Bulgarian lead-acid battery manufacturer Monbat is considering taking a manufacturing license for a novel lithium-ion/supercap automotive starter battery designed by Olife.
Czech developer Olife is currently testing a 12V lithium iron phosphate/supercapacitor system designed to offer a reliable lead-free operation in freezing temperatures and necessary cranking current for automotive start-stop applications.
The 30Ah unit comprises four blocks of eight parallel-connected A123 lithium-ion cells, with each block of 3.2V connected in series to form a 12.8V battery. Six Maxwell supercaps are connected in series, mounted at the top of the power pack.
BEST understands Monbat is among a number of other companies currently discussing licensing opportunities, with a view to manufacturing early next year.
Olife’s R&D director Mike McDonagh told BEST: “The basic manufacturing methods have been ironed out and prototypes are being made. There are already tests underway to verify the performance and determine the operational limits.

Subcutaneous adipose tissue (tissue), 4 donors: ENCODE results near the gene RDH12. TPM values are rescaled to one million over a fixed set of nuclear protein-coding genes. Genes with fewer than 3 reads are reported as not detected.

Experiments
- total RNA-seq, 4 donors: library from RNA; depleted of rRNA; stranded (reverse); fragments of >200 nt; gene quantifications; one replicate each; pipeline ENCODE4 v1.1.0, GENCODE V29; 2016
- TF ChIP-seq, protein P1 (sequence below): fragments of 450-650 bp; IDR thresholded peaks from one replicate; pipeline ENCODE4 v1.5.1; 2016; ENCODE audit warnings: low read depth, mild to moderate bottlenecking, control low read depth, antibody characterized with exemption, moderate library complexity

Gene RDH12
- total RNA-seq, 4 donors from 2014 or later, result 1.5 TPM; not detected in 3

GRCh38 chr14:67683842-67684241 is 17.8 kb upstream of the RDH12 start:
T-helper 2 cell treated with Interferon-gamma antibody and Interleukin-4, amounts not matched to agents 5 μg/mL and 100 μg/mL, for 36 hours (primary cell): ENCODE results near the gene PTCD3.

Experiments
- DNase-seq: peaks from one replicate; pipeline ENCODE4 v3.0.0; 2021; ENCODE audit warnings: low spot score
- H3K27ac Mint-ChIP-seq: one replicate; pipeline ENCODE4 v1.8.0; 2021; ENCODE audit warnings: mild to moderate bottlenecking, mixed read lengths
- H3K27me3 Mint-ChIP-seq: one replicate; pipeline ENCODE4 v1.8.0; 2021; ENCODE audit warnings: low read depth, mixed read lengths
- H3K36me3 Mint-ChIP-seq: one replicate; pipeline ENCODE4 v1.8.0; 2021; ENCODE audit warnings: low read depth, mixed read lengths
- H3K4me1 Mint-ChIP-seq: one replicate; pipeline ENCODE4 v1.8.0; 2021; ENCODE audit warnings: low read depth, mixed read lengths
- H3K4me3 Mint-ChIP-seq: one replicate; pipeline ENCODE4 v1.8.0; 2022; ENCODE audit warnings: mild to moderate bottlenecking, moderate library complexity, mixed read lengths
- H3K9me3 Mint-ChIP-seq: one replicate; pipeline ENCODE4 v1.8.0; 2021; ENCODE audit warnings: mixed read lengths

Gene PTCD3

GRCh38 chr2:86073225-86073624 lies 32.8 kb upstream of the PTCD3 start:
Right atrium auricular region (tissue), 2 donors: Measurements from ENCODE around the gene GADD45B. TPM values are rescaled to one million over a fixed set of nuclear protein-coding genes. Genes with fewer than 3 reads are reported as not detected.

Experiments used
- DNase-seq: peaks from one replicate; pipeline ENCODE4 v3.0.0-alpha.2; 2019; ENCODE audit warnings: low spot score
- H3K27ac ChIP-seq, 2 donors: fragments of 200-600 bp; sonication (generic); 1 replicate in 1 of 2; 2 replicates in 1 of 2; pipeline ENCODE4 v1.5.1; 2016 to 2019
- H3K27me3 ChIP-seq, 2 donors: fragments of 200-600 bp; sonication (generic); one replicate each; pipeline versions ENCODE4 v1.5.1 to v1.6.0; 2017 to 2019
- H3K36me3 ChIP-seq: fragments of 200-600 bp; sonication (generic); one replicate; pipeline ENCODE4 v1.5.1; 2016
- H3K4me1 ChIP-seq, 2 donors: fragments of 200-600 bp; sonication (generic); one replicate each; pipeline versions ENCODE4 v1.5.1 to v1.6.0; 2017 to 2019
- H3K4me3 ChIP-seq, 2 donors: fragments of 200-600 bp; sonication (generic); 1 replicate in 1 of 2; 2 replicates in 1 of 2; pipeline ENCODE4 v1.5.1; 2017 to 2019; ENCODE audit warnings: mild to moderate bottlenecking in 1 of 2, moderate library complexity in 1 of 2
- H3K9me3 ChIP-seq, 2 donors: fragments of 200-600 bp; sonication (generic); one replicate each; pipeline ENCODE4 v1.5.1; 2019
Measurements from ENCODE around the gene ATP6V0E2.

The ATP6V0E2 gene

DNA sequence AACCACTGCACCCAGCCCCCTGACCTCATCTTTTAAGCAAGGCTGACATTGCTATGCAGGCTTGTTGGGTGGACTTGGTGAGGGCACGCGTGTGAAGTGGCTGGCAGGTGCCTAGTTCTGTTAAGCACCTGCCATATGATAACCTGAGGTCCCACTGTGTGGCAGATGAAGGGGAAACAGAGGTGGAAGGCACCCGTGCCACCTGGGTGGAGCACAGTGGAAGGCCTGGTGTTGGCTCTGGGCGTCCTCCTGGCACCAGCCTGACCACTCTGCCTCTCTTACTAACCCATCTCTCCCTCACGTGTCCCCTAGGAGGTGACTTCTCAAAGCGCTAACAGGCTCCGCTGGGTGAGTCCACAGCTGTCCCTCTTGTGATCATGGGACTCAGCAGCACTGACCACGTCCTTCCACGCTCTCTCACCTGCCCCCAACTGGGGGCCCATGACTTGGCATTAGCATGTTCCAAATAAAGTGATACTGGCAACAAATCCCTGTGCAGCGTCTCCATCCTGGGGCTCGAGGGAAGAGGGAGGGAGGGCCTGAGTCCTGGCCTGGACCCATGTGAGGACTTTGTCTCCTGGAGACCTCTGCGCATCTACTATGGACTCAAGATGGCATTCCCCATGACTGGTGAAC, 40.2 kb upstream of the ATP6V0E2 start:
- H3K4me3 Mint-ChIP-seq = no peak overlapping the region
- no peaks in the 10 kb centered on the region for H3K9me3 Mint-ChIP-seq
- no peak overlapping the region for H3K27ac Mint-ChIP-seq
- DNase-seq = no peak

“Field trials are underway as well as laboratory tests which include internal facilities and external accreditation companies. We may have some results to publish in Q1 2015.”
Olife expects the cost of its power pack to be higher than an AGM lead-acid battery, but believes lifetime costs will provide better value overall.
The Czech firm claims 30% more power capacity than market-leading AGM batteries in the first two to five seconds of operation. During testing, McDonagh says maximum current draw peaked at around 0.8 seconds and lasted for about 0.2 secs. “The Olife battery gave a significantly higher voltage 12.3V compared with 9.5V for the AGM”.
Olife’s IP relates to the combination of the properties of the components as a solution to the microhybrid problem of charge acceptance. In addition Olife, which is seeking investors, has developed knowhow in the fabrication of the battery including unique material combinations.